Siberian ginseng: Uses. Dosage

Clinical Use


Siberian ginseng is widely used to treat individuals with nervous exhaustion or anxiety due to chronic exposure to stress, or what is now termed ‘allostatic load situations’. The biochemical effects on stress responses observed in experimental and human studies provide a theoretical basis for this indication.

One placebo-controlled study conducted over 6 weeks investigated the effects of an ethanolic extract of Siberian ginseng (8 mL/day, equivalent to 4 g/day dried root). In the study, active treatment resulted in increased cortisol levels, which may be consistent with animal research suggesting a threshold of stress below which Siberian ginseng increases the stress response and above which it decreases the stress response.


Siberian ginseng is used to improve physical and mental responses during convalescence or fatigue states. Its ability to increase levels of noradrenaline, serotonin, adrenaline and cortisol provide a theoretical basis for its use in situations of fatigue. However, controlled studies are limited.

A randomised, double-blind, placebo-controlled trial of 300 mg/day (Eleutherococcus senticosus dry extract) for 8 weeks assessed health-related QOL scores in 20 elderly people. Improvements were observed in social functioning after 4 weeks of therapy but did not persist to the 8-week time point. It would appear that improvements diminish with continued use, which may help to explain the practice of giving Siberian ginseng for 6 weeks with a 2-week break before repeating.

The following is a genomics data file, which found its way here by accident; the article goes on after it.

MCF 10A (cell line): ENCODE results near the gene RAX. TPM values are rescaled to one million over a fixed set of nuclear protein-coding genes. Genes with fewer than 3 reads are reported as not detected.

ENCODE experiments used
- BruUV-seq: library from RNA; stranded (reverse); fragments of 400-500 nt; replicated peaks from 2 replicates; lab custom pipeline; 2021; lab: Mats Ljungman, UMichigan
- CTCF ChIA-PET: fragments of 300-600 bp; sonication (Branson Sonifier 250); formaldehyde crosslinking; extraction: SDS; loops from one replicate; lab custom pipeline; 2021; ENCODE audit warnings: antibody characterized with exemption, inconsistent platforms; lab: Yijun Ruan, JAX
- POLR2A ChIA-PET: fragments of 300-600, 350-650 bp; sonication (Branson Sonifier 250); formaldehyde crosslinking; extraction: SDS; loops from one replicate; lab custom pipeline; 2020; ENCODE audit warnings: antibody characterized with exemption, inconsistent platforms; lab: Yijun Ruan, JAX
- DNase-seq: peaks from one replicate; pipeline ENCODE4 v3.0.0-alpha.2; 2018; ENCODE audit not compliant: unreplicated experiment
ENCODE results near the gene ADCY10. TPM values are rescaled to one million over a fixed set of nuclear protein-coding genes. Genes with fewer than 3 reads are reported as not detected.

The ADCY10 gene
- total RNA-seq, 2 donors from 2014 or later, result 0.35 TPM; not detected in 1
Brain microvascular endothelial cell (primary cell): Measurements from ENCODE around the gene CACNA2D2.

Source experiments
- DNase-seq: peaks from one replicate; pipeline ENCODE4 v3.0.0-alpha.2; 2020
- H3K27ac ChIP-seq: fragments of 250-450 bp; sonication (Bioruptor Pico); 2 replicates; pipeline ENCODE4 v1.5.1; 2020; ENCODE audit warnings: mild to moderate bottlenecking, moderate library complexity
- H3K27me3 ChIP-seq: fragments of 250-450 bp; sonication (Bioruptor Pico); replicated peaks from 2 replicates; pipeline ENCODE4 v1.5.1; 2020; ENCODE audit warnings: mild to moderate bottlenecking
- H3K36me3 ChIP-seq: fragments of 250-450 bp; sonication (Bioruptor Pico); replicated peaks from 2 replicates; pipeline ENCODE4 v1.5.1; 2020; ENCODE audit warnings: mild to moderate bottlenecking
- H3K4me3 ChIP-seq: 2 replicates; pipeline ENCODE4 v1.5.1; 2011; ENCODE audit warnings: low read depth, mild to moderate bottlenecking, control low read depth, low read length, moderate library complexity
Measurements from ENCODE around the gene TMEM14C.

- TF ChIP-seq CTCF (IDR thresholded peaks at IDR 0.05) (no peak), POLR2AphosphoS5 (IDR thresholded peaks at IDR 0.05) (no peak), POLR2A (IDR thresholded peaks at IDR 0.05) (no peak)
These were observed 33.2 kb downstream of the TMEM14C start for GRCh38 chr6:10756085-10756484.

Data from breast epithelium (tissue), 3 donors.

A recent randomised placebo-controlled trial evaluated the effectiveness of Siberian ginseng in chronic fatigue syndrome (CFS). No significant improvements were demonstrated overall; however, sub-group analysis showed improvements in fatigue in CFS sufferers with less severe fatigue. Further studies are required to determine whether Siberian ginseng may be a useful therapeutic option in cases of mild to moderate fatigue.

Commission E approves the use of Siberian ginseng as a tonic in times of fatigue and debility, for declining capacity for work or concentration, and during convalescence. In practice, it is often used in low doses in cases of fatigue due to chronic stress.


Siberian ginseng extracts have been reported to provide better usage of glycogen and high-energy phosphorus compounds and improve the metabolism of lactic and pyruvic acids. Additionally, preliminary evidence of possible anabolic effects makes this herb a popular treatment among athletes in the belief that endurance, performance and power may improve with its use.

While initial animal studies showed promise, recent randomised, controlled clinical trials have produced inconsistent results in healthy individuals and athletes and a recent review concluded that only poorer quality trials have demonstrated benefit while well-designed trials have not shown significant improvement in endurance performance, cardiorespiratory fitness, or fat metabolism during exercise ranging in duration from 6 to 120 minutes.